As far back as September 1938 plans for aggressive war against Poland, England, and France were well in hand. While Hitler, at Munich, was telling the world that the German people wanted peace and that, having solved the Czechoslovakian problem, Germany had no more territorial problems in Europe, the staffs of his armed forces were already preparing plans. On 26 September 1938 he had said:

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"We have given guarantees to the States in the West. We have assured all our immediate neighbours of the integrity of their territory as far as Germany is concerned. That is no mere phrase. It is our sacred will. We have no interest whatever in a breach of the peace. We want nothing from these peoples."

The world was entitled to rely upon these assurances. International cooperation is impossible unless one can assume good faith in the leaders of the various States. But within two months of that solemn and considered undertaking, Hitler and his confederates were preparing for the seizure of Danzig. To recognize these assurances, these pledges, these diplomatic moves as the empty frauds they were, one must go back to enquire what was happening within the inner councils of the Reich from the time of the Munich Agreement.

Written some time in September 1938 is an extract from a file on the Reconstruction of the German Navy (C-23). Under the heading "Opinion on the Draft Study of Naval Warfare against England" it is stated:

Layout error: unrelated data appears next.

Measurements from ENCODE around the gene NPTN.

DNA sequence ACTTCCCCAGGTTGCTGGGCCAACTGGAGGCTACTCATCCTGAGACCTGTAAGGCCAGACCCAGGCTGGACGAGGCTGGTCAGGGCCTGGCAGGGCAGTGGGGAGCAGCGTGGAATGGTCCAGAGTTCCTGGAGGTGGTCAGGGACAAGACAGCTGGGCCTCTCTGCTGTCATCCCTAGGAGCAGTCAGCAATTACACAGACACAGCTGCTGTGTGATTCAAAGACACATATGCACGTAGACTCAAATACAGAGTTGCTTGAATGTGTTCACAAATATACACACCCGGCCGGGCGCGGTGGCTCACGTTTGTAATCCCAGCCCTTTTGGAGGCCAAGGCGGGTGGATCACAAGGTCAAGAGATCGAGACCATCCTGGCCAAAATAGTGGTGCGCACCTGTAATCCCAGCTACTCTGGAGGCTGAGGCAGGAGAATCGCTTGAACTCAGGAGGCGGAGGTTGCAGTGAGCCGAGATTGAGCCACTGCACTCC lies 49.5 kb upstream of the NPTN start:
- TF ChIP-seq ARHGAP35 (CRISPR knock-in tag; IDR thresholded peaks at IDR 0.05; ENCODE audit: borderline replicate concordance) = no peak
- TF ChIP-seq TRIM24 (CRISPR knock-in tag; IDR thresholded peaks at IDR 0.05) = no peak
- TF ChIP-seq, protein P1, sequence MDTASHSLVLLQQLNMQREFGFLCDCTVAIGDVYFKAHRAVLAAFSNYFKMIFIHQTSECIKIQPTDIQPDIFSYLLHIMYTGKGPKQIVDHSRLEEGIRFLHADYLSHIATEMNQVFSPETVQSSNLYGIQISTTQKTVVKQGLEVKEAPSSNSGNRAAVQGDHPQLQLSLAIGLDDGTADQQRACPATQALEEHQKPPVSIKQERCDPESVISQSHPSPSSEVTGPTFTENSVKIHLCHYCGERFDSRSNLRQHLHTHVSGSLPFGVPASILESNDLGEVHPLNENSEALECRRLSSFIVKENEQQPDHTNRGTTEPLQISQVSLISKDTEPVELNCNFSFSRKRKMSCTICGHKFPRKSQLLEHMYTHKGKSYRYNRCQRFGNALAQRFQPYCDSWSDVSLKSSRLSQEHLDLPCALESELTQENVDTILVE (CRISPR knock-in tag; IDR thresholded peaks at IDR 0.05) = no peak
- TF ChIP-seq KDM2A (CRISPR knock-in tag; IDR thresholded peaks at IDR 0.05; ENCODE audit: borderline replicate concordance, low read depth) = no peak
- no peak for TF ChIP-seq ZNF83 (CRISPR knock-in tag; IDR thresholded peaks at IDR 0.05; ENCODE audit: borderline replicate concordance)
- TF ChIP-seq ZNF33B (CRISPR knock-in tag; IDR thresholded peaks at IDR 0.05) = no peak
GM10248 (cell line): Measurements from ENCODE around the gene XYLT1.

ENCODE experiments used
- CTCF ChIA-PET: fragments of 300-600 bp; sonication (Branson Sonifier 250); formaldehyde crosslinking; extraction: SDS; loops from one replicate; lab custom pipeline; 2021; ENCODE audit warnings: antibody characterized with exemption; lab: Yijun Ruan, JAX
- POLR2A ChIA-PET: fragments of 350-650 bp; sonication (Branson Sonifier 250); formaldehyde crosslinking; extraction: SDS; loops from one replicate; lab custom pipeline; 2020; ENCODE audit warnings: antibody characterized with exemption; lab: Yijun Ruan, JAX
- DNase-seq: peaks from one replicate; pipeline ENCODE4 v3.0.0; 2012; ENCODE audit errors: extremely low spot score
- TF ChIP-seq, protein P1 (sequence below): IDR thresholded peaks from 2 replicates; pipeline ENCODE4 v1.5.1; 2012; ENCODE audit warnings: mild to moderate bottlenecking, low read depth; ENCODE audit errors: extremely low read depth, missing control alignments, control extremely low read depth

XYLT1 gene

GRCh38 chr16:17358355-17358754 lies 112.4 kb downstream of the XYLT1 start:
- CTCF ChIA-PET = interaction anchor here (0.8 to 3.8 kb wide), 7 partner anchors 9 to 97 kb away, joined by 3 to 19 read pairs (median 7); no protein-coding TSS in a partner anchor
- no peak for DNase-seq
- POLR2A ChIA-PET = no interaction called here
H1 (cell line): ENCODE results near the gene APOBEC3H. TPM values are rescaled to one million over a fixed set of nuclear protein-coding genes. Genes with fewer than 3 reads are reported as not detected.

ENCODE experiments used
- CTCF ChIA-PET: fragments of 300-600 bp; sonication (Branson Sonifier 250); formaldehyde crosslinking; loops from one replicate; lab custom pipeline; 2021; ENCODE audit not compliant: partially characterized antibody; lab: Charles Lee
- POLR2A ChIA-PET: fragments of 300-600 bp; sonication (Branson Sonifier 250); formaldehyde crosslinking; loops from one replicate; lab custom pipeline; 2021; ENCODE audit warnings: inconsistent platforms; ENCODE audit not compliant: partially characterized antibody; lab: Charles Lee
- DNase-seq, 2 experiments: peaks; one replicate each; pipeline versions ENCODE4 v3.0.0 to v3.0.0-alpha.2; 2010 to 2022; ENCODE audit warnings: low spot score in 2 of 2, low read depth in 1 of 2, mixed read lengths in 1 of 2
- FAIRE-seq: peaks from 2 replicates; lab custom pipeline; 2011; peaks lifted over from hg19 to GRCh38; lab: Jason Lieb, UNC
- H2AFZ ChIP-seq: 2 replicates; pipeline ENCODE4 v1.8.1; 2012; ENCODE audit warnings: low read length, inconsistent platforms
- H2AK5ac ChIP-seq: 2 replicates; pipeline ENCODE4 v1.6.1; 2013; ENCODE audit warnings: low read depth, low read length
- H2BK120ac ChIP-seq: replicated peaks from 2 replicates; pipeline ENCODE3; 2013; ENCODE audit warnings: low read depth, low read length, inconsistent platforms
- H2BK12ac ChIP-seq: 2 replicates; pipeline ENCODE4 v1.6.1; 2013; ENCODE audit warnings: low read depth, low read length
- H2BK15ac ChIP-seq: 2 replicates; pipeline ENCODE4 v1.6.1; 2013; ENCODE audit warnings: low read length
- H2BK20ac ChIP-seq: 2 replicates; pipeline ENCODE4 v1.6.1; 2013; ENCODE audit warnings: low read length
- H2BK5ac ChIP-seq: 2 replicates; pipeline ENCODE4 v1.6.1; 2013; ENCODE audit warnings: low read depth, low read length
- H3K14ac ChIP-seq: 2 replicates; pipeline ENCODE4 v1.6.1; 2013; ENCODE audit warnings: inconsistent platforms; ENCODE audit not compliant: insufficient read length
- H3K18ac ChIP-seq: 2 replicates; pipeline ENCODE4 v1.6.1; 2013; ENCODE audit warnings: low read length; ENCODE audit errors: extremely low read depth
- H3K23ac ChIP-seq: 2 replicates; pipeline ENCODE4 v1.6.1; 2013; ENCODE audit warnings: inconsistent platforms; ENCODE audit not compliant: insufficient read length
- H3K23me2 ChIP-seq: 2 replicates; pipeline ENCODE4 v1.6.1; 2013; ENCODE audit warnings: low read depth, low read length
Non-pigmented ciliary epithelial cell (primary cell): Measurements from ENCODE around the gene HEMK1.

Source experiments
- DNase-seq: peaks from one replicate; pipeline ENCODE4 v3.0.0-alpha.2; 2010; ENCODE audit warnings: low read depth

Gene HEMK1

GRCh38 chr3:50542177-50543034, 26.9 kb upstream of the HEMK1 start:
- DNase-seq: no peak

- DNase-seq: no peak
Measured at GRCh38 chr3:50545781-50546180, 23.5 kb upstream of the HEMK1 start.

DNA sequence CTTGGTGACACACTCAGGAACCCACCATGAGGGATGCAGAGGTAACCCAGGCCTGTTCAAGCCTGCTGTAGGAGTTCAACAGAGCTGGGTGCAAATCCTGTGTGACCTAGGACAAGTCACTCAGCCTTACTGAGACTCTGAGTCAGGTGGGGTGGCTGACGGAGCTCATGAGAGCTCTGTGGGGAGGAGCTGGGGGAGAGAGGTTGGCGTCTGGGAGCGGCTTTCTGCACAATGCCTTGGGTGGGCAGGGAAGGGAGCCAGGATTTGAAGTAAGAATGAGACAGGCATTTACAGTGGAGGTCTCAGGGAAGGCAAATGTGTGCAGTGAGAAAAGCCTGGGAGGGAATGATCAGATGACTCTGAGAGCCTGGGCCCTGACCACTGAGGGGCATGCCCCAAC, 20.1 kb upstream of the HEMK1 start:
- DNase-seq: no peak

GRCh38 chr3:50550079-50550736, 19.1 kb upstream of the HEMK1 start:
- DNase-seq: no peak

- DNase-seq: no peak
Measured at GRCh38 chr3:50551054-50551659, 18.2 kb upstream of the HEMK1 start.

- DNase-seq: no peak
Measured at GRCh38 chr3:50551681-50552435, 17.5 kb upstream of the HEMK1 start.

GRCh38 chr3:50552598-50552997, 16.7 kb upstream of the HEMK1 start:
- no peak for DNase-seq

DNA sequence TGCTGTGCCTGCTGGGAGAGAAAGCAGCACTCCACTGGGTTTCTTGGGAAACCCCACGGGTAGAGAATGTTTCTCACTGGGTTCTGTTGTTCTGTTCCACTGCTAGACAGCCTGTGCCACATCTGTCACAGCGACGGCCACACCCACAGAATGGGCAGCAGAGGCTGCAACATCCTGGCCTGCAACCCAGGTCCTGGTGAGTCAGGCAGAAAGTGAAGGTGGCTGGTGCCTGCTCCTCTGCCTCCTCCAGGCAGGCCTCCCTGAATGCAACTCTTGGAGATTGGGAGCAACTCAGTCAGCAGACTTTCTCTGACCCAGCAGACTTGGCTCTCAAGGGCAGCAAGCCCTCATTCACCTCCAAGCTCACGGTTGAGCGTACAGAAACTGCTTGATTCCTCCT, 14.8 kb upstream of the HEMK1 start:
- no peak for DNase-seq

"1. If, according to the Fuehrer's decision, Germany is to acquire a position as a world power, she needs not only sufficient colonial possessions but also secure naval communications and secure access to the ocean.

"2. Both requirements can only be fulfilled in opposition to Anglo-French interests and would limit their position as world powers. It is unlikely that they can be achieved by peaceful means. The decision to make Germany a world power, therefore, forces upon us the necessity of making the corresponding preparations for war.

"3. War against England means at the same time war against the Empire, against France, probably against Russia as well and a large number of countries overseas, in fact, against It half to one-third of the world.

"It can only be justified and have a chance of success if it is prepared economically as well as politically and militarily and waged with the aim of conquering for Germany an outlet to the ocean." (C-23)

The original plaintext version of this file is available via ftp.